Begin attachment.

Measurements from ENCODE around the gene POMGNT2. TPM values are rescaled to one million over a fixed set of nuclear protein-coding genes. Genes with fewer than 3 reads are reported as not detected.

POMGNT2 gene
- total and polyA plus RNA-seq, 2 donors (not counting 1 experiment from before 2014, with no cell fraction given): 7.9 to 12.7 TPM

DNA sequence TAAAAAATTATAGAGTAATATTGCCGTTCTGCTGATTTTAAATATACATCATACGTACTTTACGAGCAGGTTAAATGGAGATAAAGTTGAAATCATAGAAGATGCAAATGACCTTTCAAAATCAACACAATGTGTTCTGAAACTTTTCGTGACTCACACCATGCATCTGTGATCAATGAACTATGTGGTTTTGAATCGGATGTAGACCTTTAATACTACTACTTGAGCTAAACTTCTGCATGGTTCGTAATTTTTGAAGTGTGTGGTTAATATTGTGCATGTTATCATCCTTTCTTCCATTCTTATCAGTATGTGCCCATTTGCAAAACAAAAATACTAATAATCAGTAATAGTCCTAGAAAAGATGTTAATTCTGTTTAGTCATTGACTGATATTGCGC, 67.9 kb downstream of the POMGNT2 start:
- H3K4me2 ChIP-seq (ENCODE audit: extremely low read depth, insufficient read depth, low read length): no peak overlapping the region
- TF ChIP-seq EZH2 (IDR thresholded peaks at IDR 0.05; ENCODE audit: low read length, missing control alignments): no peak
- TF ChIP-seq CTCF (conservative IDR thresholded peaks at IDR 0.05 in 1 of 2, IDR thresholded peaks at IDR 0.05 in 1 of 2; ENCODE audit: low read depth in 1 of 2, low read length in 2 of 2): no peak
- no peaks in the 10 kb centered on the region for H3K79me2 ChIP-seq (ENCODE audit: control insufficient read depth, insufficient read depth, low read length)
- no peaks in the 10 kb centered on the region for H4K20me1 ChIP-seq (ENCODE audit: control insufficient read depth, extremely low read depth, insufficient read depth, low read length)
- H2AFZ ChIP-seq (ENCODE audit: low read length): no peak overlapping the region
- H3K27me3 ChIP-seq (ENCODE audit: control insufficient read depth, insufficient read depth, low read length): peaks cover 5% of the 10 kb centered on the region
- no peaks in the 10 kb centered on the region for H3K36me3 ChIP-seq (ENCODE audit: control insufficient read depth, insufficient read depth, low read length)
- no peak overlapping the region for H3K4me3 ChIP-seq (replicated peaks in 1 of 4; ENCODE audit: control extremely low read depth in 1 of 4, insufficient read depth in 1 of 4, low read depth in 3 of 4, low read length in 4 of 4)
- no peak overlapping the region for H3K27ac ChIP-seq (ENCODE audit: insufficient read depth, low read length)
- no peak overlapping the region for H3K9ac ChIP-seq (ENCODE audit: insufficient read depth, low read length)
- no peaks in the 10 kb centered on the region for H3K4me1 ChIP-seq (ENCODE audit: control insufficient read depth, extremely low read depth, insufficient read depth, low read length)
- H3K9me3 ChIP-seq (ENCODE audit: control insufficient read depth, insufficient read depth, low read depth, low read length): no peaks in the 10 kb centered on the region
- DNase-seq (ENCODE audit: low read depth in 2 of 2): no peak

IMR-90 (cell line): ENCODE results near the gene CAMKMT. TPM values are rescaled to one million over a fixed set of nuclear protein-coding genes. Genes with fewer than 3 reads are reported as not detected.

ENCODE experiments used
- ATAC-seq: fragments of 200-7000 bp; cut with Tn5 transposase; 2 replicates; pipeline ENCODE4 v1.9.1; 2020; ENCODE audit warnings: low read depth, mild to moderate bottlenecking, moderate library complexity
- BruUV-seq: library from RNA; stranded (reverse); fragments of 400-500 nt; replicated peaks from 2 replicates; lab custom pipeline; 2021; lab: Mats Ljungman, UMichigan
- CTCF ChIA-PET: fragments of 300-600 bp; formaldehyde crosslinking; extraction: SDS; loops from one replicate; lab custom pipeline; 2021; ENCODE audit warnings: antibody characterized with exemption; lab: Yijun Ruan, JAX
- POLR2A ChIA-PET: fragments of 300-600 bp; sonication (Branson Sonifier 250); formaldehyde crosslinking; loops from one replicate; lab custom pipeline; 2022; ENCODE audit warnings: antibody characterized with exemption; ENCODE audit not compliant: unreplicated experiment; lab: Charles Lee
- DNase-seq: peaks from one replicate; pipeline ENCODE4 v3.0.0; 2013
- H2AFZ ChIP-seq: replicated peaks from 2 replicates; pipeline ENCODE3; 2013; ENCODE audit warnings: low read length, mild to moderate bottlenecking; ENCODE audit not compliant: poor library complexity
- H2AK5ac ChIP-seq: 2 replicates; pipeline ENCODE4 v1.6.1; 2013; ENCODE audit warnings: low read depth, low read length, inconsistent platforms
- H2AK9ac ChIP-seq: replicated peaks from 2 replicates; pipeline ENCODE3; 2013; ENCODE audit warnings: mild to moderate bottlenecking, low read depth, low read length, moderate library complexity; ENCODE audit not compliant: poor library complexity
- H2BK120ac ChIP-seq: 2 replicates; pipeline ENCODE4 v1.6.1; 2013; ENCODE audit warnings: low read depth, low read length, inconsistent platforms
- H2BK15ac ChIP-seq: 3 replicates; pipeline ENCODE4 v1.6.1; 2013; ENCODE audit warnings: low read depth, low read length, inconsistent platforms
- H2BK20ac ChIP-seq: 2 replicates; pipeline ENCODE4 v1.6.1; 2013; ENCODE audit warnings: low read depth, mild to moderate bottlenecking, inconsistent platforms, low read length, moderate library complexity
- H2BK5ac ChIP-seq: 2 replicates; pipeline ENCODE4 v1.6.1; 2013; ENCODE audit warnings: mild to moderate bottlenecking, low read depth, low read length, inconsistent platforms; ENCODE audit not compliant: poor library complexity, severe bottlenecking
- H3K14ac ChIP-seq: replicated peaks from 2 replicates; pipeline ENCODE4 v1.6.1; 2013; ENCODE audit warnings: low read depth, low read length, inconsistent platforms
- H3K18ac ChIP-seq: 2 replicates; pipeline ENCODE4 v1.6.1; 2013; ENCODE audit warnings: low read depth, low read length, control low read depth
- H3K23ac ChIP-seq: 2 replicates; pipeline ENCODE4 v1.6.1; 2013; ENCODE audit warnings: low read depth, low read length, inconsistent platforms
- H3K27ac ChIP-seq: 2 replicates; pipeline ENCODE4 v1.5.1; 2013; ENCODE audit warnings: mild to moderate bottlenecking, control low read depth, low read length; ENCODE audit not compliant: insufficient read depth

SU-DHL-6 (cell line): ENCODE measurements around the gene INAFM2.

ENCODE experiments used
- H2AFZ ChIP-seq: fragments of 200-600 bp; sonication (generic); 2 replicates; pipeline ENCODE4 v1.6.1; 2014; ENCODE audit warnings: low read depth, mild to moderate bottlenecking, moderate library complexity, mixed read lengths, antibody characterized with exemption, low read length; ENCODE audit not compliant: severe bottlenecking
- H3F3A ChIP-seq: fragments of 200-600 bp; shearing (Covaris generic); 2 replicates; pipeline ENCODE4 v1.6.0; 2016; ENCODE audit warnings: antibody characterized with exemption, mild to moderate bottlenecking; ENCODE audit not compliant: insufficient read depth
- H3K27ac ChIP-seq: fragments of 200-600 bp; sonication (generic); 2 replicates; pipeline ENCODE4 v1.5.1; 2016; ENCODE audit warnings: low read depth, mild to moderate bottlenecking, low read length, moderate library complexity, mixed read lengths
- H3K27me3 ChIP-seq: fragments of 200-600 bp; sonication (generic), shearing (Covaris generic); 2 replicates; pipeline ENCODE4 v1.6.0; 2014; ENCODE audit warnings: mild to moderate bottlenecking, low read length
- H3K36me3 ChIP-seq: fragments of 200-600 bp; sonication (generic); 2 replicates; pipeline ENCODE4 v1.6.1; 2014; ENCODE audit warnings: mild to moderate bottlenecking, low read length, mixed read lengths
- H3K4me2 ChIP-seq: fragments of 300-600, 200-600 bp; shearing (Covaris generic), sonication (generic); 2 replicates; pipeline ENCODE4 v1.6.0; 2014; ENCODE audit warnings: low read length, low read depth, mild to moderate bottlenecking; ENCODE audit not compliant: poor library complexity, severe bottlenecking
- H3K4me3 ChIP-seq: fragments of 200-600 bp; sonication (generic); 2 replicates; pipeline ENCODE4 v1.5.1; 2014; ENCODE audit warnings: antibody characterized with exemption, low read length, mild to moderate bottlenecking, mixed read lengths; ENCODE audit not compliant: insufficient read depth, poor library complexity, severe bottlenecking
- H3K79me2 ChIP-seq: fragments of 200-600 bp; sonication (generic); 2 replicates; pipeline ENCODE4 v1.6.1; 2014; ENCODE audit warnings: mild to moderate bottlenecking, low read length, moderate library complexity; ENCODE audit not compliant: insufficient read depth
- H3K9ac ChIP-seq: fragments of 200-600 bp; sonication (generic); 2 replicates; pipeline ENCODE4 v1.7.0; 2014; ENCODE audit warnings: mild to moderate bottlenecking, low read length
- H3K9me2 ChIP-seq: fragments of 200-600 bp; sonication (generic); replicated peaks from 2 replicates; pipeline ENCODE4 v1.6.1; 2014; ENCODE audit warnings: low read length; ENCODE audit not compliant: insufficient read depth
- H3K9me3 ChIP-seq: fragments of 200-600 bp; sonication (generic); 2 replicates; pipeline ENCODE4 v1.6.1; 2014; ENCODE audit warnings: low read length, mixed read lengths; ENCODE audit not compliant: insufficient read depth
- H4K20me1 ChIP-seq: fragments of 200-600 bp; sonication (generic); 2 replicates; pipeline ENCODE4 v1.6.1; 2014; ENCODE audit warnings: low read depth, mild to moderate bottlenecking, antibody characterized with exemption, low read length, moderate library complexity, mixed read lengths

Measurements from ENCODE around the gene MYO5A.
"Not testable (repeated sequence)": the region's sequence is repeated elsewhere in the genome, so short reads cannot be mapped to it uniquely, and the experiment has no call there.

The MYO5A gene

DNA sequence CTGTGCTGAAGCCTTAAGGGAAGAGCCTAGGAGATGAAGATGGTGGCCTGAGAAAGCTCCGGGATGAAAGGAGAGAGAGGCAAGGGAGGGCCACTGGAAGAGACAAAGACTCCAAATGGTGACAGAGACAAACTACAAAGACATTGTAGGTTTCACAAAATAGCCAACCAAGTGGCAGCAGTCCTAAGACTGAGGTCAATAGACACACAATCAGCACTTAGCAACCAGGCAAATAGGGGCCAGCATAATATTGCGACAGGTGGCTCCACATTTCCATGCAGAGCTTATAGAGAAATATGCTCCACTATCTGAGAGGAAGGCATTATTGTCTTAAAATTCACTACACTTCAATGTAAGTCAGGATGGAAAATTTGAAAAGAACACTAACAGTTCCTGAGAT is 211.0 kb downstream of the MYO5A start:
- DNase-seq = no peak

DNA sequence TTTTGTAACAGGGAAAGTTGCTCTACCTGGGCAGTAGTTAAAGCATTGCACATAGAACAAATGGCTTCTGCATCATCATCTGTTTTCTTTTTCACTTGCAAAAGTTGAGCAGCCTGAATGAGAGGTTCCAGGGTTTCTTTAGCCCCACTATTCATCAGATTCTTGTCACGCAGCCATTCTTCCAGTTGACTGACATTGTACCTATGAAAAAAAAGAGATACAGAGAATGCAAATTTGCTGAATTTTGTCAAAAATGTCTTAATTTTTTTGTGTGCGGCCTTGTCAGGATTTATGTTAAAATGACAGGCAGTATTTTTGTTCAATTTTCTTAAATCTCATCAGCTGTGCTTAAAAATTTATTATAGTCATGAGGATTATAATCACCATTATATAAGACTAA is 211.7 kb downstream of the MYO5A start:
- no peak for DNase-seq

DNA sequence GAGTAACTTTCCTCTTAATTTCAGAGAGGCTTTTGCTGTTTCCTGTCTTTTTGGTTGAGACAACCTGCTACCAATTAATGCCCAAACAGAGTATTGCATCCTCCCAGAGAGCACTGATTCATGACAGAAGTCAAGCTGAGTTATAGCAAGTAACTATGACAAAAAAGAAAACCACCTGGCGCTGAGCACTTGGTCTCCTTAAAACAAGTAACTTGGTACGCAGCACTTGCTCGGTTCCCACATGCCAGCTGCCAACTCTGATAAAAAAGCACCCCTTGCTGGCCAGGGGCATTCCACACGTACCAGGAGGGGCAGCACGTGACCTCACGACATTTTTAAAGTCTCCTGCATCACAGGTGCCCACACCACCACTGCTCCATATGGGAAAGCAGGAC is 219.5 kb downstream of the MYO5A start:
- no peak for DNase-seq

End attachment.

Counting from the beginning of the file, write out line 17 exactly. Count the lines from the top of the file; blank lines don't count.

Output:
- H3K9me3 ChIP-seq (ENCODE audit: control insufficient read depth, insufficient read depth, low read depth, low read length): no peaks in the 10 kb centered on the region